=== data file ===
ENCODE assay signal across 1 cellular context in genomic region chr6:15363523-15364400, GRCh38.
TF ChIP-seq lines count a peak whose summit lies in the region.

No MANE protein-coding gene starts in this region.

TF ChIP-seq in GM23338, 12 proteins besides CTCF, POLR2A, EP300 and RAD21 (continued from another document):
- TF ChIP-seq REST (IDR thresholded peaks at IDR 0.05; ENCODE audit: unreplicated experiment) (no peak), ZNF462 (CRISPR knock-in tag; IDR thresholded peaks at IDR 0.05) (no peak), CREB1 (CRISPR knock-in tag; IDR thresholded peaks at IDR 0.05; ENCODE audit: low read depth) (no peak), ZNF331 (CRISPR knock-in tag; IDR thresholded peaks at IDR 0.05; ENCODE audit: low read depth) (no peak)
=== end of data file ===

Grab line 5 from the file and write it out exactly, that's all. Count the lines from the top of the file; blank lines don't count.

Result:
- TF ChIP-seq REST (IDR thresholded peaks at IDR 0.05; ENCODE audit: unreplicated experiment) (no peak), ZNF462 (CRISPR knock-in tag; IDR thresholded peaks at IDR 0.05) (no peak), CREB1 (CRISPR knock-in tag; IDR thresholded peaks at IDR 0.05; ENCODE audit: low read depth) (no peak), ZNF331 (CRISPR knock-in tag; IDR thresholded peaks at IDR 0.05; ENCODE audit: low read depth) (no peak)